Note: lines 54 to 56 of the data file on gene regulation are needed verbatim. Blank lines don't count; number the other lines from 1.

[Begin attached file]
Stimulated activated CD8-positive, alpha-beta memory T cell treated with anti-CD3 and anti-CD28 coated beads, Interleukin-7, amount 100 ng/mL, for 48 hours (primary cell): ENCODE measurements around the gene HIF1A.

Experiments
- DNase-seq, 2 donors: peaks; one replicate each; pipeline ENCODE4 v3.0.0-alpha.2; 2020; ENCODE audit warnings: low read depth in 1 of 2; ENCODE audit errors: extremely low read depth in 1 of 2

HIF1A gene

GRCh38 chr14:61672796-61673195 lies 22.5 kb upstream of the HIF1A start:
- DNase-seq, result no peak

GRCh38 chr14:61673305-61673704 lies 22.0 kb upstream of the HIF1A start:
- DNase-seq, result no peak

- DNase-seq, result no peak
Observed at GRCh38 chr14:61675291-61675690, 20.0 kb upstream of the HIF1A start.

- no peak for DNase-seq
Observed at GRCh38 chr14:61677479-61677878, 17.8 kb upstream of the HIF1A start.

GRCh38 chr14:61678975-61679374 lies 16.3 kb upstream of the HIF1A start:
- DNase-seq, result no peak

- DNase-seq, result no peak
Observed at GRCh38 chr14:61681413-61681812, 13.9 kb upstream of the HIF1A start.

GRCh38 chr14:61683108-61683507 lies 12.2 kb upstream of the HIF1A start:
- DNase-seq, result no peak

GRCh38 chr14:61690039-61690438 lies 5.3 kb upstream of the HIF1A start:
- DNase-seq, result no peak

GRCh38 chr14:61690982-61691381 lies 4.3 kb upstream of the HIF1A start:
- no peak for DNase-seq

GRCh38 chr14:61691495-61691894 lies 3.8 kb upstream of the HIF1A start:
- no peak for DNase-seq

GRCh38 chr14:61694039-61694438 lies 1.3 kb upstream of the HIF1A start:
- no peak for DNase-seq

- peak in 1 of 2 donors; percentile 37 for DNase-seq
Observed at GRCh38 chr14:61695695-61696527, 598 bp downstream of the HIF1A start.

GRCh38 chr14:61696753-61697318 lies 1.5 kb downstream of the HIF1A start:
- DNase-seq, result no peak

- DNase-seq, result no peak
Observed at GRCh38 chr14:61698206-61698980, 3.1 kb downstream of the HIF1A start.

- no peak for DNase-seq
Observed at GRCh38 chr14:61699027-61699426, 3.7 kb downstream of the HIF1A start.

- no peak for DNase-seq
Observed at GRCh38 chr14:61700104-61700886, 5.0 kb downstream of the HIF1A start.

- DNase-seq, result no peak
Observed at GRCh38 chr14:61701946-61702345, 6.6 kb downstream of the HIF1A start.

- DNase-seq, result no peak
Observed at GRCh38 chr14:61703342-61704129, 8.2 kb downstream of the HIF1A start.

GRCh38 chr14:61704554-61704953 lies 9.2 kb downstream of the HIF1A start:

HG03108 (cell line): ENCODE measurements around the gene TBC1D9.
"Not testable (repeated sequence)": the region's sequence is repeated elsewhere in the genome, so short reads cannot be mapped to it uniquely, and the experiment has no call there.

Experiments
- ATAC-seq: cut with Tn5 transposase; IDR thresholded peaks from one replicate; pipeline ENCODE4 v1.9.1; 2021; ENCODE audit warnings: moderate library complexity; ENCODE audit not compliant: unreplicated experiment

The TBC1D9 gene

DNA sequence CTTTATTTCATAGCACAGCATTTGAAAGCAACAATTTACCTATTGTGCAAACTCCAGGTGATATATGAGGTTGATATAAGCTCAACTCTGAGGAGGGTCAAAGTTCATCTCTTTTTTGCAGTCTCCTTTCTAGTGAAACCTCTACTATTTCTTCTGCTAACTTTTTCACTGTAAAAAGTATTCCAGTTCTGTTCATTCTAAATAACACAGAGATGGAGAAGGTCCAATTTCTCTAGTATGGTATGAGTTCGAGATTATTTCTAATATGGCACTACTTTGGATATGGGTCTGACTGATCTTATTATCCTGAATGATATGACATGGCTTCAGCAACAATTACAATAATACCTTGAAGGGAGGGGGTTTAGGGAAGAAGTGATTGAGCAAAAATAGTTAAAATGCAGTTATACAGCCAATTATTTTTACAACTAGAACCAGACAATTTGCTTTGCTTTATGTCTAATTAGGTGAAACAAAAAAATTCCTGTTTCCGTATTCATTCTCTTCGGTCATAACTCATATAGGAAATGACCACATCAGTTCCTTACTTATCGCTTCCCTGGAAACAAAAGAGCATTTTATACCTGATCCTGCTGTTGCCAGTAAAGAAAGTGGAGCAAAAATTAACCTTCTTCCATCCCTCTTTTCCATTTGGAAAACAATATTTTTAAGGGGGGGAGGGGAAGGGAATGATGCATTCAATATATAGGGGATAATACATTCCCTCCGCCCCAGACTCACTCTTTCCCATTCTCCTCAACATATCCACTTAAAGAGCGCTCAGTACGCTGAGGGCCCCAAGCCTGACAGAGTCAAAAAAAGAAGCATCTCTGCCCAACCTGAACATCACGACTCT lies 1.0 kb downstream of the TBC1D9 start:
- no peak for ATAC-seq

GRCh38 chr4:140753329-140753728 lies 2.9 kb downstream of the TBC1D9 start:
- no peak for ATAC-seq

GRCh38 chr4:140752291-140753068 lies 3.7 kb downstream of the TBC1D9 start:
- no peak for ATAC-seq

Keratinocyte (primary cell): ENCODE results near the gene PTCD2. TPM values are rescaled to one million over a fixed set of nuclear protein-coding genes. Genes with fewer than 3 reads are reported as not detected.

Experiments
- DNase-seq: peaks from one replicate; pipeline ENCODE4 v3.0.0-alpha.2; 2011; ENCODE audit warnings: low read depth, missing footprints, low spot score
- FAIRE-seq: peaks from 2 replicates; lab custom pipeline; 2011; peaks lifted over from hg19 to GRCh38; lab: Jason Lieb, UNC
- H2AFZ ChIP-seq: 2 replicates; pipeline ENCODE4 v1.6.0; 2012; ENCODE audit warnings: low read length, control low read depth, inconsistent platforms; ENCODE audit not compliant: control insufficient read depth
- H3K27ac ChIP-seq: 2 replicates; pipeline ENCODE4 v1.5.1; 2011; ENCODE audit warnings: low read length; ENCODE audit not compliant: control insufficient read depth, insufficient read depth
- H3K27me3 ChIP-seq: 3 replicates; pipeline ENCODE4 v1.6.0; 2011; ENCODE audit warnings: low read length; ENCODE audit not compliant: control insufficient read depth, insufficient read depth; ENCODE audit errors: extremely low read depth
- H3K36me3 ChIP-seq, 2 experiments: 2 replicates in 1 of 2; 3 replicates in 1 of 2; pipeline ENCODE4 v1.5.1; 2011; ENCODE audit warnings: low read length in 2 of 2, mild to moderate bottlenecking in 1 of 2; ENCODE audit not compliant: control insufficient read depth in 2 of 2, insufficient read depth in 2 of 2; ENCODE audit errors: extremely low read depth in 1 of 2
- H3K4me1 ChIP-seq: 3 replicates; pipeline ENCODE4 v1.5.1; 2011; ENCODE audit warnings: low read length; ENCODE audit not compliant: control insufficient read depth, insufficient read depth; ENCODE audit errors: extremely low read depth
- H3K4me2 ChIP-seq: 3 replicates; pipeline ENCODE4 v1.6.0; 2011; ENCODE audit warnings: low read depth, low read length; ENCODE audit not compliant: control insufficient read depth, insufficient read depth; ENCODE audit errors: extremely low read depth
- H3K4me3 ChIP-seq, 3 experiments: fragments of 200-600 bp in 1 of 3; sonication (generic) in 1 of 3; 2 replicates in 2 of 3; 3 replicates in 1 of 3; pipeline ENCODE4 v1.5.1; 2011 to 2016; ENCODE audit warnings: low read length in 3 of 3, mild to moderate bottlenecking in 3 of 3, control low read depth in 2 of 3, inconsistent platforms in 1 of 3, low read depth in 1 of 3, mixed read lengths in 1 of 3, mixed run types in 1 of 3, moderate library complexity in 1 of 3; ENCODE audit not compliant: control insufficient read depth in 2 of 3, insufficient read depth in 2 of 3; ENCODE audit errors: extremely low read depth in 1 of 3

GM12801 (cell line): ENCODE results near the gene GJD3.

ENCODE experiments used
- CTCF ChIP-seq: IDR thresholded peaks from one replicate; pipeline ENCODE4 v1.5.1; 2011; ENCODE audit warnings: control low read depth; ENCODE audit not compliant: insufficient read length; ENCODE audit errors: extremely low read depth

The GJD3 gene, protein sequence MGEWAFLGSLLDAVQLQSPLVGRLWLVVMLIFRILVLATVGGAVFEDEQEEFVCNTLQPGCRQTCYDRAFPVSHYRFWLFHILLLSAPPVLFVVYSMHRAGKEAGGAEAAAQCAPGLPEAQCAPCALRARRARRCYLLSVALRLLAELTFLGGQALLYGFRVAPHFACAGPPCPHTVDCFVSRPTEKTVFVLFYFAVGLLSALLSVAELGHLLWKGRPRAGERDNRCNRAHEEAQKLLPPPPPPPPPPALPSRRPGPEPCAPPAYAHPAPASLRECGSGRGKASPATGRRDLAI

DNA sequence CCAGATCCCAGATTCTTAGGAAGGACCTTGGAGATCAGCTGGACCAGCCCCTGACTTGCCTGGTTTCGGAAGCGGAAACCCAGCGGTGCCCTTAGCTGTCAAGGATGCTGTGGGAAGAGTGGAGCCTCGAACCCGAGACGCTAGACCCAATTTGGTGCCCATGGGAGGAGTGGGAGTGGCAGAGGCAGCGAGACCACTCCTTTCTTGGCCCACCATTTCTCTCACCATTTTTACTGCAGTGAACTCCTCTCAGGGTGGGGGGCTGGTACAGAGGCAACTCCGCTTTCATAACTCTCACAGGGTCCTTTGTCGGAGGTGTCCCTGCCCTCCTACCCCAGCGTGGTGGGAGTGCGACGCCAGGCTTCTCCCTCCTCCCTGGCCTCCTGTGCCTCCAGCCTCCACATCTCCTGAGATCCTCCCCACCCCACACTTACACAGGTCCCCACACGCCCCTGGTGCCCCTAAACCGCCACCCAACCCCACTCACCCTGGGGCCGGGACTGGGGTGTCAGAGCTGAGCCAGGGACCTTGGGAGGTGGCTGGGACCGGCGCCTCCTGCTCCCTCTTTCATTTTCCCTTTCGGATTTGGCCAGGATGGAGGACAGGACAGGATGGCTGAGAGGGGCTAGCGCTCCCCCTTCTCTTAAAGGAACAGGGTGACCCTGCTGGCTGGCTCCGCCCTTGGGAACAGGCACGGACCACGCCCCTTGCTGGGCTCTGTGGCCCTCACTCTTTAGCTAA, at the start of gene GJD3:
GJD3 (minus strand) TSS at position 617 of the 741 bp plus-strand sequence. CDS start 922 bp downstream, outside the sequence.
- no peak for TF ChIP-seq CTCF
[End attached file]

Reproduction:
Experiments
- DNase-seq: peaks from one replicate; pipeline ENCODE4 v3.0.0-alpha.2; 2011; ENCODE audit warnings: low read depth, missing footprints, low spot score
- FAIRE-seq: peaks from 2 replicates; lab custom pipeline; 2011; peaks lifted over from hg19 to GRCh38; lab: Jason Lieb, UNC